March 27 (Bloomberg) -- Tessera Technologies Inc., a San Jose, California-based provider of imaging and semiconductor packaging technologies, agreed to sell patents and equipment to Shenzhen O-Film Tech Co. in a deal valued at $40 million.
The agreement also covers a license related to some software features of Tessera’s FotoNation business, the company said in a statement. In addition, Shenzhen O-Film, a Chinese maker of optical thin-film components, will sublease a facility in Arcadia, California.
The accord’s intent is the establishment of a long-term collaborative agreement, Tessera said.
Pfizer Health AB Wins Stay of Detrol Patent Revocation in India
India’s Intellectual Property Appellate Board temporarily halted enforcement of an Indian Patent Office order revoking Pfizer Health AB’s patent for a drug used to treat geriatric incontinence, India’s Business Standard reported.
Grant of the patent had been opposed by India’s Ranbaxy Laboratories Ltd., according to the Business Standard. The patent office found the patent, which covers the drug Detrol, to be obvious, the newspaper reported.
Ranbaxy has an opportunity to file a petition opposing the stay, the Business Standard said.
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Red Sox Spars With Texas Foundation Over ‘B Strong’ Trademark
The Boston Red Sox Major League Baseball team received a cease-and-desist letter from a Texas nonprofit over the team’s use of “B Strong,” the El Paso Times reported.
El Paso’s Braden Aboud Memorial Foundation registered the term as a trademark almost seven years ago, and objects to the Red Sox using the phrase on uniforms and merchandise and having it cut into the outfield grass of Boston’s Fenway Park, according to the newspaper.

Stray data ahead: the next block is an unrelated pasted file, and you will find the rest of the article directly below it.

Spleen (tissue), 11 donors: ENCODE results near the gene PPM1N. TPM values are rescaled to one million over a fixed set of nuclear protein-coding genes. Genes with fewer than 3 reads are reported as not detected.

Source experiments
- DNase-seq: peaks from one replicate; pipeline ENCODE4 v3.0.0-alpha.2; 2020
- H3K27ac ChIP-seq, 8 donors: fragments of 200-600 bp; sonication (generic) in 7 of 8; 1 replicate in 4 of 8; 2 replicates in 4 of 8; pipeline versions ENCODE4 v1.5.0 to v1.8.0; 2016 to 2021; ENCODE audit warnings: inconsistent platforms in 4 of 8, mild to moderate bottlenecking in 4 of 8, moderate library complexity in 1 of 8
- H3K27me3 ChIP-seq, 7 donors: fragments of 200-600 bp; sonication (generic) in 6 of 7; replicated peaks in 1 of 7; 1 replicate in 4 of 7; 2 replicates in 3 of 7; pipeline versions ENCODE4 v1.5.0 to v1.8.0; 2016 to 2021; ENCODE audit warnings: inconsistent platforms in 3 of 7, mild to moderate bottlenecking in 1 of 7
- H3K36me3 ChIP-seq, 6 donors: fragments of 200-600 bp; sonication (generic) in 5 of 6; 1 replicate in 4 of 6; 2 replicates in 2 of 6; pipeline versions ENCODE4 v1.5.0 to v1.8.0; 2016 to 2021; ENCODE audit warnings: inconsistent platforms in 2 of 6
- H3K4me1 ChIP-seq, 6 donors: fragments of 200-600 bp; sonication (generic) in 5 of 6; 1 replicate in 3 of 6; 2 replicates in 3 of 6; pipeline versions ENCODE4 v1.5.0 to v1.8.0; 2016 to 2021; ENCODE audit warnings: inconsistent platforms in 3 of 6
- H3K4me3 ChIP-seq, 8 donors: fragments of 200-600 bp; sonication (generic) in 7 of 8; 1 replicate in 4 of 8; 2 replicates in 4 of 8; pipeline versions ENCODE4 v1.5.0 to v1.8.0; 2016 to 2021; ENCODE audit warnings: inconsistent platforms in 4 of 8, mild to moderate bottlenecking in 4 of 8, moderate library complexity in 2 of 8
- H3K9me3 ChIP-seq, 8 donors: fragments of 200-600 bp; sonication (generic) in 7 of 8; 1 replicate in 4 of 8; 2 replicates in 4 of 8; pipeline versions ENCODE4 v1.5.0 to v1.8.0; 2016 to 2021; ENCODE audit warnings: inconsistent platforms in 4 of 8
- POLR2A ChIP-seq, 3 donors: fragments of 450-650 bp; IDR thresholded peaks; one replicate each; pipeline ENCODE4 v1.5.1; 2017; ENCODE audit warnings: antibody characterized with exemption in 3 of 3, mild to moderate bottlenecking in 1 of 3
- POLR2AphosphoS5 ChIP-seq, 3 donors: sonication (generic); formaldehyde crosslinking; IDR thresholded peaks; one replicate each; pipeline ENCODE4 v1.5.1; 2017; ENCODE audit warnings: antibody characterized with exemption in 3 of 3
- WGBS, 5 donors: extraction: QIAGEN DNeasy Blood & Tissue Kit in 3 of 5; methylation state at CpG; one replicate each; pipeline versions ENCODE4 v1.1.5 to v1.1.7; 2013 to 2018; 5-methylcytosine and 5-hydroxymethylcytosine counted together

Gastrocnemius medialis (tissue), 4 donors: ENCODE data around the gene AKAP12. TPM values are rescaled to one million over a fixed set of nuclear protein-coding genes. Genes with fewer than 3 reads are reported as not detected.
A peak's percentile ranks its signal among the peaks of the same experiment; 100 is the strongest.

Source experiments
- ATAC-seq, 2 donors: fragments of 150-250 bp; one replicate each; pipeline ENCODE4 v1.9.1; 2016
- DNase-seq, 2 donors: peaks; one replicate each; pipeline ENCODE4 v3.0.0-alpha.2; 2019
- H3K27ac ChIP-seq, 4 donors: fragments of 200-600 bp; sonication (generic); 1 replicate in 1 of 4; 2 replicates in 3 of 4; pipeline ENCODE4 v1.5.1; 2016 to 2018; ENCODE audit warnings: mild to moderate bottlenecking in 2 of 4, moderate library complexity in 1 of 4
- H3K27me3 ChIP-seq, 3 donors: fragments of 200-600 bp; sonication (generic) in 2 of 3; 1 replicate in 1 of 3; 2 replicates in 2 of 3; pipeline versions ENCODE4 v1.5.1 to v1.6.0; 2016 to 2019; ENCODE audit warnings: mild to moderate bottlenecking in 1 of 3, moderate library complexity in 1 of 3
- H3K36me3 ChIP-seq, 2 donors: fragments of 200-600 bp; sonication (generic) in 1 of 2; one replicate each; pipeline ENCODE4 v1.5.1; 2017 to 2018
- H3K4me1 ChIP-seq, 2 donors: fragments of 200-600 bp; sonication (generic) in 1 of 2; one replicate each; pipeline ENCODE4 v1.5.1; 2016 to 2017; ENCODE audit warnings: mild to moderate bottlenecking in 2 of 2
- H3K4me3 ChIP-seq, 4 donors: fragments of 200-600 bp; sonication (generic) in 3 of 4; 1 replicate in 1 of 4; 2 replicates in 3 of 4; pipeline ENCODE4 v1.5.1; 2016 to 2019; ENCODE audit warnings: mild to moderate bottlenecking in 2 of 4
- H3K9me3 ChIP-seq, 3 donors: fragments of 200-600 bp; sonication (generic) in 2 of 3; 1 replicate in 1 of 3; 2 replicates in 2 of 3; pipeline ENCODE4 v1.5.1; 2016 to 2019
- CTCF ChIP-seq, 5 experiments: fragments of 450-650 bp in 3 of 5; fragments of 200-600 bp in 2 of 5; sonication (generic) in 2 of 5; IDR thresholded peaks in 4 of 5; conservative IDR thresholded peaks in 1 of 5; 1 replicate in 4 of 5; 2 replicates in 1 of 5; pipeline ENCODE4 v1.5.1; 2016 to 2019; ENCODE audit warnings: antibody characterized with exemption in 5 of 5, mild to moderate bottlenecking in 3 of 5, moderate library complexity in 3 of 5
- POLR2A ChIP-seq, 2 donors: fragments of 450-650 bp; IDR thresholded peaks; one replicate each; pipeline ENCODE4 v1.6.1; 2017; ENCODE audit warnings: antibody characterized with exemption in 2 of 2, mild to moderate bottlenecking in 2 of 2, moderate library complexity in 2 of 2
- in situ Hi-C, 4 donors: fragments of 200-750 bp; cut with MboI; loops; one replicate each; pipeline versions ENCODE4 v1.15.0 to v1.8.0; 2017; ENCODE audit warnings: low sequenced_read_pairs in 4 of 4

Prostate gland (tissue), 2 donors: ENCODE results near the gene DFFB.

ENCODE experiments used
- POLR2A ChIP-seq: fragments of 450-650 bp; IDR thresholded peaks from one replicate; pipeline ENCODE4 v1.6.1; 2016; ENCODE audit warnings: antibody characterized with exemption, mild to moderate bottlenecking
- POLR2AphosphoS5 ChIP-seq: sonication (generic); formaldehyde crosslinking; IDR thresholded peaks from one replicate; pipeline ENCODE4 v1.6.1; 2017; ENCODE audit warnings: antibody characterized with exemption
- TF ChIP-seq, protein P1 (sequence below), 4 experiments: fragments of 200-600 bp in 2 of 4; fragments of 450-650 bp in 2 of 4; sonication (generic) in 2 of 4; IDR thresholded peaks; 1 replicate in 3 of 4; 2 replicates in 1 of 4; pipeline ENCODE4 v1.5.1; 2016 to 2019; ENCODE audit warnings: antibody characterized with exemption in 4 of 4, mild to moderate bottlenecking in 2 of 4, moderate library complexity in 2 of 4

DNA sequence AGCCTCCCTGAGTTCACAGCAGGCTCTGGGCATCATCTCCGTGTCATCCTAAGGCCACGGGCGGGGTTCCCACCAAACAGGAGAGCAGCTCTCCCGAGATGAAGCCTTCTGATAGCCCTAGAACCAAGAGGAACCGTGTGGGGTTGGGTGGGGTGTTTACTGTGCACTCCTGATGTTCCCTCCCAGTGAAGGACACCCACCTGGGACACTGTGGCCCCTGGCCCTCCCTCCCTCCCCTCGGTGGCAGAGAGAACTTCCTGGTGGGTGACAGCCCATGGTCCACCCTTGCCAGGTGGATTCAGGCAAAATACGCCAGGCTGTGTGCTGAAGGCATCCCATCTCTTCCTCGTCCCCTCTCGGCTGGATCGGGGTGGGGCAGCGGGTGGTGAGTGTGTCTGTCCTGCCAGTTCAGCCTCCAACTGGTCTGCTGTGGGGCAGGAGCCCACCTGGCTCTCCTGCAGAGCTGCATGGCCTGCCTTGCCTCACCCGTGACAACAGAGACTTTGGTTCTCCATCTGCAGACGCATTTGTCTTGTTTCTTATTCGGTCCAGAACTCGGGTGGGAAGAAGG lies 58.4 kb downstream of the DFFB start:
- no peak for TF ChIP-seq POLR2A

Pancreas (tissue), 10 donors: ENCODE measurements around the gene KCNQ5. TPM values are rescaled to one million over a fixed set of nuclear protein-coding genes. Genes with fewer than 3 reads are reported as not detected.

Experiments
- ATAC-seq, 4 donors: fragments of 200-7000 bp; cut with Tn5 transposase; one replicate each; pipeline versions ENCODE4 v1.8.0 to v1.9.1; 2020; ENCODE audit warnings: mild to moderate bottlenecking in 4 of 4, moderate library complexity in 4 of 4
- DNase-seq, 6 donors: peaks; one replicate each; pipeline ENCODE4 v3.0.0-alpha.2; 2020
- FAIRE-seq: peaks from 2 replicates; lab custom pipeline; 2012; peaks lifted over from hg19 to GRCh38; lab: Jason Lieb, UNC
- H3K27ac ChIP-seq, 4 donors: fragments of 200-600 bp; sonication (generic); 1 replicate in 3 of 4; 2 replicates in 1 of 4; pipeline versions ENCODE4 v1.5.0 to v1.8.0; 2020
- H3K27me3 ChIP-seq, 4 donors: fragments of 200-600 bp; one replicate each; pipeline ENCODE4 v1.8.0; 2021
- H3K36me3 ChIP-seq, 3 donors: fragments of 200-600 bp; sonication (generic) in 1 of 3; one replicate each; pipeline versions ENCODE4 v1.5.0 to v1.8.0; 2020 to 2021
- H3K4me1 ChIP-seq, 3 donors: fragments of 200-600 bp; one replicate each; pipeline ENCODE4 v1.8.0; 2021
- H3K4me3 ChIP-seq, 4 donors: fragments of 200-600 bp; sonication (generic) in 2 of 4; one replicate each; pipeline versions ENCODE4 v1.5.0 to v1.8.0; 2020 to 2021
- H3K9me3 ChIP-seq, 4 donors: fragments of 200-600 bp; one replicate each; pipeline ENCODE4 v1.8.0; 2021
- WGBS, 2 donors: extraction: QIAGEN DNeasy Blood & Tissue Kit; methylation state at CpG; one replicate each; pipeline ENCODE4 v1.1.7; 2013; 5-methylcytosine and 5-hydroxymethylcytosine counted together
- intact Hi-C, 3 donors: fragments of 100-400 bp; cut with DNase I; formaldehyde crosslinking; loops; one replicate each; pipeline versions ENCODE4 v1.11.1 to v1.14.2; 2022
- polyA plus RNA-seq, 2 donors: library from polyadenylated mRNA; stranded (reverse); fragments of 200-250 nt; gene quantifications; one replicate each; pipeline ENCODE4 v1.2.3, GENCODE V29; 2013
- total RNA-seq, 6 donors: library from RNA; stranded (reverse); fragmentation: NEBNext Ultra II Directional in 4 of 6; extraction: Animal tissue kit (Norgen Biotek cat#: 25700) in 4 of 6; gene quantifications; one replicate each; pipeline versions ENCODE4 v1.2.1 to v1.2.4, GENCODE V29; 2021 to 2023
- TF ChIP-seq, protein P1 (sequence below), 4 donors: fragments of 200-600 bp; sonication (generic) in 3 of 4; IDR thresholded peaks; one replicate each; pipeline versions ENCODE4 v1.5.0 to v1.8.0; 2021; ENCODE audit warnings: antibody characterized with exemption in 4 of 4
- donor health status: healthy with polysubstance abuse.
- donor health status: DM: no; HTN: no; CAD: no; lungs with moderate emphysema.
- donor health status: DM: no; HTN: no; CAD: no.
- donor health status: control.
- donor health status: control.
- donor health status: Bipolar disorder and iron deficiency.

The foundation is named for Braden Aboud, a teenager who died in a 2007 ski accident, according to the Times.
The foundation and the team are negotiating over the use of the name, the newspaper reported.
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Android App Copyright Case Leads to Two Guilty Pleas
Two Florida residents pleaded guilty to conspiracy to commit criminal copyright infringement, according to a plea agreement filed March 24.
Nicholas Anthony Narbone and Thomas Allen Dye were accused of conspiracy to distribute unauthorized apps for devices running on Google Inc.’s Android operating system. Each faces a potential prison term of five years and a fine of $250,000, according to the agreement.
The case is U.S. v. Dye, 1:14-cr-00026, U.S. District Court, Northern District of Georgia (Atlanta).
Malibu Media Told Geotracker Data Insufficient to ID Defendant
A federal court in Miami dismissed a copyright case brought by a maker of adult films on the grounds that the film company failed to identify the defendant.
U.S. District Judge Ursula Ungaro rejected Malibu Media LLC’s claim that its geolocation software established the identity of the person accused of downloading one of the company’s films without authorization. The March 19 suit is one of more than 40 that Malibu Media filed against unidentified defendants in the Miami court since Jan. 1.
The case is Malibu Media LLC v. Doe, 1:13-cv-20213, U.S. District Court, Southern District of Florida (Miami).
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Trade Secrets/Industrial Espionage
ColdEdge Properly Ordered to Pay Judgment, Court Says
ColdEdge Technologies Inc., a Bethlehem, Pennsylvania-based cryogenics company, must pay a $1.4 million judgment in a trade-secret misappropriation case, a Pennsylvania appeals court ruled, the Lehigh Morning Call newspaper reported.
The appeals court sent the case back to the trial court judge, ordering her to clarify how she calculated the judgment, according to the Morning Call.
The case was brought by Advanced Research Systems Inc. of Macungie, Pennsylvania, after four of its former employees left to establish ColdEdge, the newspaper reported.
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